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French cinema may well be of remarkable diversity and vitality, but it reserves an unenviable fate for directors who venture into spectacular thrillers, hybrid genres or action cinema. The professional bifurcations of Florent Emilio-Siri, Jan Kounen or even Fred Cavayé, all more or less forced to retrain on the side of industrial comedy in order to be able to shoot. Olivier Marchal has followed a paradoxical path, simultaneously similar and contradictory.

The Green Night

The one who was once the ambassador of a possible revival of the hexagonal thriller has also turned to humorous radioactivity. But no one saw fit to warn him. Indeed, if his involuntary moult was completed from Bronx, his previous film, solid precipitates of the first degree still floated on the surface of the Marchalien nectar. Nothing of the sort here, the story abandoning all apparent complexity, in favor of a chase led by a gallery of fanatics personifying with genius the concept of cerebral oedema.

The director, whose creations, recognizable among a thousand, form a singular corpus within French production, we do not often recall enough, completes here the liquefaction of his first style, to lead to a new medium. An art form whose codes are still fallow, but that Marchal degreases with the rage of passion. Photography, cutting, editing, space management, mixing, music, rhythm, so many notions that are no longer current in this new space cleared before our eyes.

Overdose: photo, Kool Shen, Sofia Essaïdi

He is cool Shen


Welcome to a world populated by real men, where in the morning, we sprinkle the unshaven goiter with essential oils from bison gonads snacked at dawn, on the belly of a newly nubile woman. A world without limit or barrier where when you don’t shoot yourself, you cut your throat, unless you are busy forking a restaurant customer who is too noisy. A terra incognita where thugs fornicate like scrap dogs on a moonless nightwhen the lonely cops tuck their hairs in the soft roughness of a bluish hotel room, where the whitish foam of nostalgia mixes with the creaking undertow of springs more twisted than a tax audit.

Overdose: picture

We don’t do it to Jean-Michel Grossecouilles

Poetry bursts there in graceful bubbles of musk, piercing the wall of the ass at the speed of light. The women here are always alone, or not enough. Sometimes police and prudish, they are more often criminal and hot as a fougasse glued to the reactor of a Rafale, as evidenced by two of the film’s most hilarious sequences. The unfortunate Naïma Rodric interprets a form of life there which tries (with a certain degree of success) to push the constabulary into formidable traps with her vagina, during passages where the camera itself seems to be laughing.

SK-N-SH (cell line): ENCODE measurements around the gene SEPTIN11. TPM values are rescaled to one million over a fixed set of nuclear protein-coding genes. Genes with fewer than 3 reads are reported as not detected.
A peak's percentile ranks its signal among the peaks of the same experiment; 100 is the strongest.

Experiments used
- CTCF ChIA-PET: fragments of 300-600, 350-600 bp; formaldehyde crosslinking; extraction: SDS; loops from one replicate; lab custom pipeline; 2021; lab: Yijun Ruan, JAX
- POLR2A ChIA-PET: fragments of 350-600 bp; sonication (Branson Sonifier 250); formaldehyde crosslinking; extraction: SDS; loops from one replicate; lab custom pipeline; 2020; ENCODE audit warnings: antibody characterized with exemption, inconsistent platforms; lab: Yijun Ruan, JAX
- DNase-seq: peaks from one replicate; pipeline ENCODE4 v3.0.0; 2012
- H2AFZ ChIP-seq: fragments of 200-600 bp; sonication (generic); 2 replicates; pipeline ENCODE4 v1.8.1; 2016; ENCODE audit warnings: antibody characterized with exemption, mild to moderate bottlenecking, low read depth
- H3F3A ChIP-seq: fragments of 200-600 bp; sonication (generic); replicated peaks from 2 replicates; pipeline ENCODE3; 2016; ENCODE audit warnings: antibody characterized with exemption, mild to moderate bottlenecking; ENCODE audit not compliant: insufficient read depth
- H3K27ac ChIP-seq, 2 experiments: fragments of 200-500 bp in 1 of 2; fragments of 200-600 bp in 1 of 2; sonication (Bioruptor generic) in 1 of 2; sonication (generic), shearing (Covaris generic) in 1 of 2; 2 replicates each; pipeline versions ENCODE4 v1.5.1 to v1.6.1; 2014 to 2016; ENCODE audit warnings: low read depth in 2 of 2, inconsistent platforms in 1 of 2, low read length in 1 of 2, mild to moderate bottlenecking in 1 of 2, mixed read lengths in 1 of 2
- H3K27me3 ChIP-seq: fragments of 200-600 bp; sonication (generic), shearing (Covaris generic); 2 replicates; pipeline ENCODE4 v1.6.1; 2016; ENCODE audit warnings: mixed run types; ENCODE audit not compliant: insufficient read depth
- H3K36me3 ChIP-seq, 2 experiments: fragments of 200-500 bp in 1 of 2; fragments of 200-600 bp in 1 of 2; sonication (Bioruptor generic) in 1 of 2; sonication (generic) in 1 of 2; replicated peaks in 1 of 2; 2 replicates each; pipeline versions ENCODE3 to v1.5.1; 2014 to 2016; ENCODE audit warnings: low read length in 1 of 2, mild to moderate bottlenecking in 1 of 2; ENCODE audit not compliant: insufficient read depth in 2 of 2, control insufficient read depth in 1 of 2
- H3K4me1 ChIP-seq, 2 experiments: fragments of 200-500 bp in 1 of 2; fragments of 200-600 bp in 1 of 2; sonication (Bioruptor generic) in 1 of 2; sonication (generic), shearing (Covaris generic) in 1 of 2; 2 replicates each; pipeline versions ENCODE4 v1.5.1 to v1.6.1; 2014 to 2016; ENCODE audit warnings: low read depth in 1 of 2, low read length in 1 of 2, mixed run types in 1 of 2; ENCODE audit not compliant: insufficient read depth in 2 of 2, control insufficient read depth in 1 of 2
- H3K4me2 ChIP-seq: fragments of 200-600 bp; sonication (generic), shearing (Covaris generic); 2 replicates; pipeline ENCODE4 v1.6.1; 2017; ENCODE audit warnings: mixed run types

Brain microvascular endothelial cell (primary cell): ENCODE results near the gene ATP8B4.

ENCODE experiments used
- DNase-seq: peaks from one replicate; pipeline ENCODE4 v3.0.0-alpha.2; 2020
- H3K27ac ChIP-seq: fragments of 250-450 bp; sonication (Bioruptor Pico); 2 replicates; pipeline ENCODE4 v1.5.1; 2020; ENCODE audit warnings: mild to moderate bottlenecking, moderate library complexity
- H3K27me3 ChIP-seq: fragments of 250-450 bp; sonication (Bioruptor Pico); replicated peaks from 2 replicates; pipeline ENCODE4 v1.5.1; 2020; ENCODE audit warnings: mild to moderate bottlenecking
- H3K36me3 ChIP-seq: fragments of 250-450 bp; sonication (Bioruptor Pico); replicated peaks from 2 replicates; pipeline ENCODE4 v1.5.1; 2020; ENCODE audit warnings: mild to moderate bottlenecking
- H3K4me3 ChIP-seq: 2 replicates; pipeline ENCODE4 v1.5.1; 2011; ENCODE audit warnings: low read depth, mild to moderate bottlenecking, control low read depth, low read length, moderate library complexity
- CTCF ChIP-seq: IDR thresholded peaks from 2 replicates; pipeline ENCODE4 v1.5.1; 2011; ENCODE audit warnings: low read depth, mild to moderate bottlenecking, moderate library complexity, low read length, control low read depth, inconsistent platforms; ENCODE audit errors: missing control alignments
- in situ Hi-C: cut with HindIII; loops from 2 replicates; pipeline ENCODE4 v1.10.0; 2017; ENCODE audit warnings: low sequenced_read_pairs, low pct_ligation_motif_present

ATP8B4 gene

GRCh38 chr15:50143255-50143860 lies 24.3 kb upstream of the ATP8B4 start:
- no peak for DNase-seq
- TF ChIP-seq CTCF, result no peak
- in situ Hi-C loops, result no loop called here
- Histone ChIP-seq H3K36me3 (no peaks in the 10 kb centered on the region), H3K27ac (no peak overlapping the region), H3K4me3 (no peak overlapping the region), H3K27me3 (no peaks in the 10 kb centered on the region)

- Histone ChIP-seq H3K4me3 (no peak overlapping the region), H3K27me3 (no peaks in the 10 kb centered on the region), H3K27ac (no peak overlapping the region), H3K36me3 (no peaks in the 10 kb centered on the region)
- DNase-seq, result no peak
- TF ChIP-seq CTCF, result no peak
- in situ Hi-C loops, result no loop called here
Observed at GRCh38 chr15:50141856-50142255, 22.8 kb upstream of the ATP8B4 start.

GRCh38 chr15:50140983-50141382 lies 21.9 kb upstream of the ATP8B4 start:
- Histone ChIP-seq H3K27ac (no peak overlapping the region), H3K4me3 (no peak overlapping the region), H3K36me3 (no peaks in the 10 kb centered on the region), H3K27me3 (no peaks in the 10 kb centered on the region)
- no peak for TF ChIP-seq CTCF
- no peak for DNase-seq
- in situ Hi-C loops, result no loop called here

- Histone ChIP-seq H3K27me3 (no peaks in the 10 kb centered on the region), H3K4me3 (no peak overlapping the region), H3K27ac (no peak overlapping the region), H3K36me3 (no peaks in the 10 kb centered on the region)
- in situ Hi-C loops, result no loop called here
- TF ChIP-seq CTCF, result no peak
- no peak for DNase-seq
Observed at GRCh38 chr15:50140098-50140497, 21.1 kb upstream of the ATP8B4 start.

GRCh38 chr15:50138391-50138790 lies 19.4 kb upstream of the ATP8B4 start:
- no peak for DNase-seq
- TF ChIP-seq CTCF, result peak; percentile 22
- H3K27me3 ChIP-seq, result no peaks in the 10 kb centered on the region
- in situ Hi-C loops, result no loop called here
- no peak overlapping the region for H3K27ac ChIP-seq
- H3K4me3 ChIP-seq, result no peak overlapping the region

But, and this is one of the graces of new art that emerges from Olivier Marchal’s gesture: we are not yet in a position to completely circumscribe it. Of course, we could list each of his follies, but would this list à la Prévert even manage to touch the finger (and would it only be the appropriate organ?) the hallucinogenic dimension of the project? Obviously, the temptation is great to stop on these dialogues which hope to ooze the true badassery of chicks with big pursesbut rather evoke the awkwardness of a day after a binge ending with a lost bet.

Overdose: photo, Alberto Amman

Cergy Lopez is very angry


It will be easy to point the finger at the supposed snobbery with which these big burps of polar are received by a necessarily Parisianist and elitist critic. It would be to forget that the only frankly successful element of this Overdoseis his refreshing anti-Parisianism. Indeed, we follow Inspector Caliméroupettes, a fine sleuth of the capital who is very affected by the barbaric murder of two poor teenagers. To elucidate this dark affair and find a smile, he will simultaneously undertake to join forces with a Toulouse-based investigation based on Go Fast, and to bring in the hairs of a competent colleague.

Not only is his first investigation, much more exciting than the pursuit of the pathetic traffickers led by Cergy Lopez, dispatched with a spectacular I-don’t care, but the regularity with which the intrigue takes care of unravel the Parisian investigator, from floodgates to headbutts, is as transparent as it is rejoicing in regression. It must be said that few nanars will have succeeded in orchestrating the accession of Philippe Corti, ex-DJ for talk shows of the 90s, by misogynistic trafficker breaking chicken mouths.

Overdose: photo, Assaad Bouab

“Where have these charisma thieves gone?”

Because that’s what we’re dealing with. This caricatural story in everything, interesting in nothing, characterized in a hurry and filmed anyhow marks the entry of its director into the restricted circle of authentic masters of cosmic nanar. This is how you have to receive this gift from heaven, where hordes of nags line up to stuff “the motherfuckers” with pellets, before fucking “the sluts”. It’s silly. It’s fat. But it’s quite funny. Ultimate curiosity of this beautiful bubo: Sofia Essaïdi.

The actress is miraculously good at it, as if the surrounding histrionic acts inspired him with a form of transcendence. Symbolically, it is at his side that the spectator crosses this shootout where the risk of stroke rains down harder than lead.

Overdose: poster


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